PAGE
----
Friday, January 20, 2017

One last look at Gender

Today I finished the January issue of National Geographic called Gender Revolution.  Such a remarkable and thought provoking conglomeration of essays, accounts of real life stories, and statistics.  As we mark the beginning of the Trump Presidency, a presidency fueled, in part, by a less- educated-white male backlash against perceived injustices and discrimination emanating from the increase in population of minorities, the push for race and gender equality in our business and political worlds, and the Obama "agenda", the last two articles, American Girl and the Dangerous Lives of Girls which depict real suffering, real discrimination, real horror for those whose only crime was being born with two X chromosomes in the 23rd pair of chromosomes should be required reading for every male. One could only imagine the uproar and outrage if men had to endure limited access to education and career advancement, forced marriages, sexual violence, and unwanted pregnancy and the stigma that it carries, not to mention genital mutilation.

While it is certainly true that in the United States and Western Europe, gender equality has made enormous progress, the recent U.S. election in which the voters rejected one of the most qualified persons ever to run for president in favor of someone with zero experience in politics whose stated policies and opinions changed from day to day, certainly reflects the long road ahead for women to gain equal footing in our government.  Additionally, the ranking of America by the World Economic Forum's Gender Gap Report, starkly demonstrates how far we need to go.  Using an index which measures the equality gap in four areas, health, education, economic participation and politics, as of 2015 when the index was last calculated, the United States was 24th out of the 109 countries graded, ahead of Japan, China, Russia and Israel, among others, but behind Iceland (#1), Slovenia, France and Bolivia, among others.

I especially found interesting the perceived connection between gender equality in political representation and laws which improve gender equality.  In other words, gender equality laws are more likely to be passed when more women serve in office.  Consider that when you think about the next four years which will feature a male president encouraging and signing laws passed by a Congress which is 80% male, as opposed to what may have happened had a woman been elected as president.  This seems even more alarming considering the president elect's off color remarks about his access to young women's dressing rooms when he was involved in beauty pageants, his "blood coming out of her whatever" remark about Megyn Kelly, and his past relationships with women, at least those we know about, in which he cheated on each wife before marrying the next, now on his third marriage.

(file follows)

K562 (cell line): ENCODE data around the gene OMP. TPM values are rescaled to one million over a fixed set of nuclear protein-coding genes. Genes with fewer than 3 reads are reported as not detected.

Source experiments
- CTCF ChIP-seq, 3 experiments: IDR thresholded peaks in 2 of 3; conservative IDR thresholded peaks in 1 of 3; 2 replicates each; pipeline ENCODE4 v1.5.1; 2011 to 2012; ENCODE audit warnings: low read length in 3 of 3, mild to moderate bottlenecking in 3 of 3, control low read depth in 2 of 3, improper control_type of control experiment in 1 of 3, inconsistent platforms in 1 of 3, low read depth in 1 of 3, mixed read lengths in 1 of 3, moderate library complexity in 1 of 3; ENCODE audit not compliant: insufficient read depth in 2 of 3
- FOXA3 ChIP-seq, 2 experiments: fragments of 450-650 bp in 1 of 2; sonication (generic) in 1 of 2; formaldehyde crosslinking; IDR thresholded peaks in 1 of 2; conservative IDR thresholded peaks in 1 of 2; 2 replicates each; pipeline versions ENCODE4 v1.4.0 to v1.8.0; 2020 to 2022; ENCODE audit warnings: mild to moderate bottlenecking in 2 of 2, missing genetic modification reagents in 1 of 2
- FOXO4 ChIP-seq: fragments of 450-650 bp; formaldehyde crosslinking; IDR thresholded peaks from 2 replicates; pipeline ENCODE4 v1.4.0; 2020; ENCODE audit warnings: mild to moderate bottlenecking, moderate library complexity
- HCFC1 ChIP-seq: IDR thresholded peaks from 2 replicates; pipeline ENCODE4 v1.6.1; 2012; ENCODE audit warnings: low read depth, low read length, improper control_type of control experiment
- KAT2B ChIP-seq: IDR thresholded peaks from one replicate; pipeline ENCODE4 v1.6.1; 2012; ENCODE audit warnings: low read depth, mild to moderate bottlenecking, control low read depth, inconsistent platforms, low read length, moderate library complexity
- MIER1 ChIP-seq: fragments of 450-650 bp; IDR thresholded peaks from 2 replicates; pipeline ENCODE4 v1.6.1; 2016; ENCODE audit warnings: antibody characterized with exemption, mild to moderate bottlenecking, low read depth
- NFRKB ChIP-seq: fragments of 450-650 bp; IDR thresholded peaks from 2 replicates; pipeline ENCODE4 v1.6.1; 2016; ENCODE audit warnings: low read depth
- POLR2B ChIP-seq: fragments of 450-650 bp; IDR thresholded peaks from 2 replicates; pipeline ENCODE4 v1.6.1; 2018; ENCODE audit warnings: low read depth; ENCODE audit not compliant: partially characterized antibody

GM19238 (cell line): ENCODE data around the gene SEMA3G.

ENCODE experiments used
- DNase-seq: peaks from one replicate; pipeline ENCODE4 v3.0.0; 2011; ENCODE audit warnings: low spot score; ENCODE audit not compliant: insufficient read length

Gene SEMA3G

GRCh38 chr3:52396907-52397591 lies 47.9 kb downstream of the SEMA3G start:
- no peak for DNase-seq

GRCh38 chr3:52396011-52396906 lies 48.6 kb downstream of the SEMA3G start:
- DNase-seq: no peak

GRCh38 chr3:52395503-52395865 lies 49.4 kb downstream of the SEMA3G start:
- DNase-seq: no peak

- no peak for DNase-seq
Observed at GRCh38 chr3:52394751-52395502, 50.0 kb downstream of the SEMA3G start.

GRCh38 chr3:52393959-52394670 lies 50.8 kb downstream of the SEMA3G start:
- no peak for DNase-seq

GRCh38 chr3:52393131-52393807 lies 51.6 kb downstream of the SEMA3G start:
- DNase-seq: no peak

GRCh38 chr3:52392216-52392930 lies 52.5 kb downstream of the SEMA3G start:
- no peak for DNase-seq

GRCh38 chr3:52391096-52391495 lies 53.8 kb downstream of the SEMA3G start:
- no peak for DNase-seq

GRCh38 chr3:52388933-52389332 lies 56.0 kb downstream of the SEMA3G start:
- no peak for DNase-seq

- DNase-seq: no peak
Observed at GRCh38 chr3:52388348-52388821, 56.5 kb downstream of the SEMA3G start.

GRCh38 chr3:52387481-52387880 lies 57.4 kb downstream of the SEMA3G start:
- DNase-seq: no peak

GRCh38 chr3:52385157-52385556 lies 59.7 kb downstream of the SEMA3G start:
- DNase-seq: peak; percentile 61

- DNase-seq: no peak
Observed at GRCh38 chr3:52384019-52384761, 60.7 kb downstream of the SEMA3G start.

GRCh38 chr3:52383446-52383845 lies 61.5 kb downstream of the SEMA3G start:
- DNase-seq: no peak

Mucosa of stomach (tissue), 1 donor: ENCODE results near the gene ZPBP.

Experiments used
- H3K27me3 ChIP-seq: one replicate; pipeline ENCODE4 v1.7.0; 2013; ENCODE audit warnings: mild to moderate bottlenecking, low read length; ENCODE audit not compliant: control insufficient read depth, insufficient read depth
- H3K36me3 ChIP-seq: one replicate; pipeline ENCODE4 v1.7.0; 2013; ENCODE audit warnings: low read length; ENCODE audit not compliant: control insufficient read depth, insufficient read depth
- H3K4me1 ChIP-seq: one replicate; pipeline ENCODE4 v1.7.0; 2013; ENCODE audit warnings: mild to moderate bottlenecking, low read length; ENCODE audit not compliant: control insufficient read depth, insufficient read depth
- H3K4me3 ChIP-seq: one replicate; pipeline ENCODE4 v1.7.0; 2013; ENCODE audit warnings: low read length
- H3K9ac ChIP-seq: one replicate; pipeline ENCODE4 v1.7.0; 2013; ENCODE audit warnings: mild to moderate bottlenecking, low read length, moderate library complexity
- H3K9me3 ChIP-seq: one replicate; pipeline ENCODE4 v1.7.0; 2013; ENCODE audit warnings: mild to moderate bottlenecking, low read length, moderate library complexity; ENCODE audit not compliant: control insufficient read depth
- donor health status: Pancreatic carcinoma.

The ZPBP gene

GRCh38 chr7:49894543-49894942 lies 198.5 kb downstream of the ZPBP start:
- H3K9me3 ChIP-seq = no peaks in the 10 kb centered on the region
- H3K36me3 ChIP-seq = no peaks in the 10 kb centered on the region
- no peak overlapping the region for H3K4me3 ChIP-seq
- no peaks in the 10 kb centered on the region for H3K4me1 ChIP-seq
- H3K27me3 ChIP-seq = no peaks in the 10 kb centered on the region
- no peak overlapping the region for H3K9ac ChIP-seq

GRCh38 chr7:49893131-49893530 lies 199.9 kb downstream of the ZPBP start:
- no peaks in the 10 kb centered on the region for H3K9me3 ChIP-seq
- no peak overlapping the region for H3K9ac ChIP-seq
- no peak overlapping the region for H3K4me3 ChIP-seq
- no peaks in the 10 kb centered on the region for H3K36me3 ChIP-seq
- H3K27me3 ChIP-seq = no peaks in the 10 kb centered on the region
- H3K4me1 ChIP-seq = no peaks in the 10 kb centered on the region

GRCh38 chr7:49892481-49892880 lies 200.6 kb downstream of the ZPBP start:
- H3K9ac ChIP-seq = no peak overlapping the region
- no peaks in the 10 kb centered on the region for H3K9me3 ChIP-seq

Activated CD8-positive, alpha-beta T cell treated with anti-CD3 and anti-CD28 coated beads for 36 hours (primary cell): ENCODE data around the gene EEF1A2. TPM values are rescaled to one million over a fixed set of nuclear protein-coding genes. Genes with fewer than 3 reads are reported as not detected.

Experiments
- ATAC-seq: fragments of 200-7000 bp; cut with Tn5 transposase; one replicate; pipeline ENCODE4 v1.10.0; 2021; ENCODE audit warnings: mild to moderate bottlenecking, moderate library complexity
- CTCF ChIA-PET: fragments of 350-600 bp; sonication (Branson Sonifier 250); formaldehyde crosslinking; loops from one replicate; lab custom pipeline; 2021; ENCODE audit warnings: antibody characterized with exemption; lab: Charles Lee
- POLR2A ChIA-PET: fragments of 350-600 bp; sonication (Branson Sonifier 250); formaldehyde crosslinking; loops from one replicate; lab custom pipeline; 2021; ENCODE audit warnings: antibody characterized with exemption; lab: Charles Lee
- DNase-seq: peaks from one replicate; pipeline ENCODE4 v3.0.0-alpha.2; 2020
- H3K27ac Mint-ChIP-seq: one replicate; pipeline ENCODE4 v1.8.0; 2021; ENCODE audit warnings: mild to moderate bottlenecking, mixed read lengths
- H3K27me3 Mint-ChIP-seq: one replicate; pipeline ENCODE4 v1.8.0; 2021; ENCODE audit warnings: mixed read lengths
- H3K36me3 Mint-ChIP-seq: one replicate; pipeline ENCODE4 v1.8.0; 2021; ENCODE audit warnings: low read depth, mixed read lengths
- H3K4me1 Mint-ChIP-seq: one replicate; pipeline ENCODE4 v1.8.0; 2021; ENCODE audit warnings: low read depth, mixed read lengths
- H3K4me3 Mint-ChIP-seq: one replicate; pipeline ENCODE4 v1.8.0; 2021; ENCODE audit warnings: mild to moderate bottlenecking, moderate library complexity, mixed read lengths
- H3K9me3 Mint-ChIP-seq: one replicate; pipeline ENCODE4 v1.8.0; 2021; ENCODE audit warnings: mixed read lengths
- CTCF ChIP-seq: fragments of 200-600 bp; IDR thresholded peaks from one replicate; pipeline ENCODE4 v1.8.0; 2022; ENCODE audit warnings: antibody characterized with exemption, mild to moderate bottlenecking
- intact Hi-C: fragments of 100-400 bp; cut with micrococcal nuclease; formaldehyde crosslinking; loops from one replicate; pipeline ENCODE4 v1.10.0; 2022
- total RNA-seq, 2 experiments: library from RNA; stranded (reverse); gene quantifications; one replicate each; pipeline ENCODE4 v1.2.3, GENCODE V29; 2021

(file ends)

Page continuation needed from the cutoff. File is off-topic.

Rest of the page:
Of course, just being a male does not disqualify one from working to improve gender equality. President Obama attempted to pass equal pay for equal work laws but his effort was scuttled by the GOP on behalf of the business community.  Seeing as so many of Trump's cabinet choices are billionaires, many with histories of active involvement against equal pay for equal work as well as against increasing minimum wages, a wage which generally effects women more than men as women make up a higher percentage of those industries (retail, fast food, agriculture) that pay the lowest wages, we can expect very little progress on this front in the near future.

I would remiss if I didn't make at least a token effort here, to defend, or at least justify, the male in charge perception that reflects both our future president, and the less educated white male who helped elect him. Trump's main message, Make America Great Again, by its use of again, suggests a time when societal norms were more traditional.  Men worked, women had babies and stayed at home, minorities were silent and isolated, and gay men and women were invisible at best, perverts at worst.

These themes play much better with people who have limited experience with people different from themselves, experiences which can be gained from time in college, among other things.  Among white voters with some college or less, Trump won by a 39% majority, the only margin of victory considerably higher than those attained by McCain or Romney against Obama in 2008 and 2012. The truly sad part is that those who have attained lower levels of education, are the ones most hurt by laws that restrict gender equality, while encouraging income inequality.  It is their jobs that are lost due to outsourcing and modernization, practices which are the hallmark of the corporations run by both Trump and most of his cabinet choices.

It is too late to change the results of this election.  For those of us suffering from FOBO (fear of a better option), we must look to the future.  We must encourage those young women in our schools who are interested in the sciences, in math, in business, and especially in politics to fully engage in those pursuits.  We must encourage those successful women who run businesses, hold office, and lead our nations' universities, to identify and mentor the next generation of women who will then continue to break glass ceilings, both in business and in politics.  And, given the current climate of resistance to breaking our male dominated institutions, we must fund those groups that advocate gender equality, whether it be through business partnerships or the election of female public servants.

America can be great again, but not by running backwards to the stereotype gender roles of the 1950's but by sprinting forward to a time when equal opportunity and access to the fruits of the American Dream will exist regardless of whether your gender was determined by two XX's or an XY chromosome.



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